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Set Auto-Lock Timeout

This option automatically locks the device after it has been inactive for the specified amount of time.

To enable the auto-lock timeout:

1. Tap Settings. 
2. Tap General. 
3. Tap Auto-Lock. 
4. Tap “2 Minutes” or one of the other values.  Lower values are more secure.

Disable Grace Period For Screen Lock

The grace period allows the device to be unlocked after auto-locking without providing an unlock code.  Setting a value of “Immediately” will require the passcode to be entered regardless of when the device was last locked.

To disable the grace period for screen lock:

1. Tap Settings. 
2. Tap General. 
3. Tap Passcode Lock. 
4. Tap Require Passcode. 
5. Tap Immediately.

Erase Data Upon Excessive Passcode Failures

Devices can be configured to automatically erase user settings and data after ten passcode failures.  As excessive passcode failures typically indicate the device is out of your physical control, enabling this may protect the confidentiality of information stored on the device.

To enable this option:

  1. Tap Settings.
  2. Tap General.
  3. Tap Passcode Lock.
  4. Enter the current passcode when prompted and tap Done.
  5. Turn on Erase Data.
  6. Tap Enable.

Enable Data Protection

With devices that support hardware encryption (iPhone 3GS and later, iPod Touch 3rd gen and later, and all iPads), iOS 4 and above allow applications to use an encryption key derived from your passcode to protect application data.  Enabling this feature is as simple as setting a passcode on the device.

To verify that data protection is enabled: 
1. Tap Settings. 
2. Tap General. 
3. Tap Passcode. 
4. “Data protection is enabled” should be displayed at the bottom of the screen.

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Disable AutoFill For Sensitive Information

AutoFill will remember information entered into forms and then automatically fill in this information in matching fields on later forms. While this may be convenient, it also may result in the storage of sensitive information locally on the device.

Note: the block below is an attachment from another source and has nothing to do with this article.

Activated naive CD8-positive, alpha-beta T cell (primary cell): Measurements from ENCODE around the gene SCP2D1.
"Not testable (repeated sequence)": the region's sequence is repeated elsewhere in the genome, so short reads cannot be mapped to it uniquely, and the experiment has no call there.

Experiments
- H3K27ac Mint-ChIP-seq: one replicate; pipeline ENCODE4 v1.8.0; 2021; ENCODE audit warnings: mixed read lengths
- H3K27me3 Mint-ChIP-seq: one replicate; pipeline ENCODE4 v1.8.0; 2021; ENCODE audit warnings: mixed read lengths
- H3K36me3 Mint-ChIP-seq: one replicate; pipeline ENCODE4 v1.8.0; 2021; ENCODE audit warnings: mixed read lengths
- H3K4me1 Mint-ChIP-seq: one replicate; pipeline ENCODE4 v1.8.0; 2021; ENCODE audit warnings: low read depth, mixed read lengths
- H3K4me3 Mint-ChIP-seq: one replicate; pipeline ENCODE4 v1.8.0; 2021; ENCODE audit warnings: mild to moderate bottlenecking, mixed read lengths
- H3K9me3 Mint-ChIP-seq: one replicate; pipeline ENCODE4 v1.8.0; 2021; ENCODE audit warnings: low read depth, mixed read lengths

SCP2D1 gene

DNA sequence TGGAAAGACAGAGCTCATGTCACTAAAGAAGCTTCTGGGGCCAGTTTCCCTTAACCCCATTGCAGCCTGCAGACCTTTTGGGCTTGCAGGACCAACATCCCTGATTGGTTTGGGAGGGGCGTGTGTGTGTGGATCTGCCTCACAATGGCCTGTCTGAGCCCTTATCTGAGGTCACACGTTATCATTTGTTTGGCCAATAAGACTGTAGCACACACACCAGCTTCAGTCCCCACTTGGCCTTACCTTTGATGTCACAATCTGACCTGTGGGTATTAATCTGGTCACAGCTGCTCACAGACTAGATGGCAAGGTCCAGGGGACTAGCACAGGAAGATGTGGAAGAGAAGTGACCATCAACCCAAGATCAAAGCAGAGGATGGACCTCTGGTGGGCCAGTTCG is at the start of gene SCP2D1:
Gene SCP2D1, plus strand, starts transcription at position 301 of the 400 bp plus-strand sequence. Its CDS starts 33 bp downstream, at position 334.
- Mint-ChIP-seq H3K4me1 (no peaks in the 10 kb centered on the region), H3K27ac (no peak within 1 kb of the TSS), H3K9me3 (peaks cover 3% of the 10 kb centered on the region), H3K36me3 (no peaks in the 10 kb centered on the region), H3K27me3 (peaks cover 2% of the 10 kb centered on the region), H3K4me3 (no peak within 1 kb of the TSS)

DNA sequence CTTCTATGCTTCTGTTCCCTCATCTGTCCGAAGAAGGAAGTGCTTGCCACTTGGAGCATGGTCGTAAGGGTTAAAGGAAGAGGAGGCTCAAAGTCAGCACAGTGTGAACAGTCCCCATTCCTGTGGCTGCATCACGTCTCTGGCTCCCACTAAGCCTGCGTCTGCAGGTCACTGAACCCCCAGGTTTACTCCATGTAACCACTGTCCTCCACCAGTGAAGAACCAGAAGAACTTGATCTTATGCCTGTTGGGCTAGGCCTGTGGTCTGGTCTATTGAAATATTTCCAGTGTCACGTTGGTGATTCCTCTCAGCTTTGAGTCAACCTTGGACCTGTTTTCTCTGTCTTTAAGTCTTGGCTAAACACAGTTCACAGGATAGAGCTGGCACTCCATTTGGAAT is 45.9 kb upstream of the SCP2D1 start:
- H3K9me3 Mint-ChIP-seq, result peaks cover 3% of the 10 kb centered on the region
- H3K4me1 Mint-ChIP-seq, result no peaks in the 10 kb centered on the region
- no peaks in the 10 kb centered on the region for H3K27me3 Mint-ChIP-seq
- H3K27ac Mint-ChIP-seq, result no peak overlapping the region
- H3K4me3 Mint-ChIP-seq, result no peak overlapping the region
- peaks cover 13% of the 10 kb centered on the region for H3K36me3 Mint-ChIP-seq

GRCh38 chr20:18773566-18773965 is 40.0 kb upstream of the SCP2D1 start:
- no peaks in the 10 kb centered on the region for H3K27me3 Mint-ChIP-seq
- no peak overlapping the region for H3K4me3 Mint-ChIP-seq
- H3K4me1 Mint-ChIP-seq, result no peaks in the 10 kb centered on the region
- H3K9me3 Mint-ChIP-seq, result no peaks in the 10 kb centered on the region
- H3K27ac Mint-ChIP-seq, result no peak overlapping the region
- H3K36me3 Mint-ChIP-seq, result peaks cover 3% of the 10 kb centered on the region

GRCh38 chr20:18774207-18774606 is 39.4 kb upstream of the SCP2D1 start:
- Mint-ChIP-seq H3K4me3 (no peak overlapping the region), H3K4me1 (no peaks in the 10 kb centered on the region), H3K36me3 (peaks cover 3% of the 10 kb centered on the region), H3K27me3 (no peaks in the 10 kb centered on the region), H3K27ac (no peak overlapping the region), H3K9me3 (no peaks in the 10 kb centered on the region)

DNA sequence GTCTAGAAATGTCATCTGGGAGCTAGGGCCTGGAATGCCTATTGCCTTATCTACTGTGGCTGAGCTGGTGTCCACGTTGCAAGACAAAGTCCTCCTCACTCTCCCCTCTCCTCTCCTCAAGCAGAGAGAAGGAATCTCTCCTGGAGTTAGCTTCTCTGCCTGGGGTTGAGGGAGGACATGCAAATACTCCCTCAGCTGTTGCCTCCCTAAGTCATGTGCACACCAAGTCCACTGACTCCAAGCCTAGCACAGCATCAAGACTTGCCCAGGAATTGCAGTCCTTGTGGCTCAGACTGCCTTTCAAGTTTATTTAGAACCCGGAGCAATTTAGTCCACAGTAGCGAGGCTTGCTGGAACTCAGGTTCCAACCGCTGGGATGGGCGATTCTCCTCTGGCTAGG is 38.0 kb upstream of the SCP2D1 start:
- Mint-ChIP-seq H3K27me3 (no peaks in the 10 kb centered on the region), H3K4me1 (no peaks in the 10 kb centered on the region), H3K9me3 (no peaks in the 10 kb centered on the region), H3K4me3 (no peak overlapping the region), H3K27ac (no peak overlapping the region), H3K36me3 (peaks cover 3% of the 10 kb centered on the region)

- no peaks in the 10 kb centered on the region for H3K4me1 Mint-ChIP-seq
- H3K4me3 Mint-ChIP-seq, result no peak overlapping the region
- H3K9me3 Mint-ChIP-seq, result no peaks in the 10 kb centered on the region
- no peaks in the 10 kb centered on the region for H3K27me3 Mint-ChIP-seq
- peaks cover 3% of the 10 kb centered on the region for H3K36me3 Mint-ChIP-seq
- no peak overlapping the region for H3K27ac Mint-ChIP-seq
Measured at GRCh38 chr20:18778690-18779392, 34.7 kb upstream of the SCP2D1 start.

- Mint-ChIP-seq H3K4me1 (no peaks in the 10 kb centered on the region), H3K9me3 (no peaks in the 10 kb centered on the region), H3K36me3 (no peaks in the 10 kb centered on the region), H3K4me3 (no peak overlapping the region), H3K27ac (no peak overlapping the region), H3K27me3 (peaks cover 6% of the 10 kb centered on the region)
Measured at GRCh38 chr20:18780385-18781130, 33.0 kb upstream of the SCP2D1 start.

Additionally, automatically filling in fields on web forms could result in unintentional disclosure of sensitive data to unauthorized people. It is strongly recommended that, at a minimum, the storage of Credit Cards be disabled.

To Disable AutoFill:

  1. Tap Settings.
  2. Tap Safari.
  3. Tap Passwords & AutoFill.
  4. Deselect the categories of information you do not want to be saved and automatically filled in.

Turn On Do Not Track

The Do Not Track option instructs Safari to send a specific header in web requests that indicates the your preference not to be tracked by the websites you visit. Many sites have opted to honor this preference so there is some small privacy benefit from enabling it.

It is important to note, however, that this feature is strictly voluntary and web sites are under no obligation to honor it. There are no guarantees that any specific web site will now, or, in the future, continue to, obey this header.

To Turn On Do Not Track:

  1. Tap Settings.
  2. Tap Safari.
  3. Turn on Do Not Track.

Turn Off Ask To Join Networks

By default, iOS devices will prompt you to join an unknown network, if any are detected, when no networks that have previously been connected to are available. The issue is that anyone can run a wireless hotspot and, joining a poorly configured or insecure network could allow a malicious user on that same network to intercept, capture, and alter any network traffic sent by a user.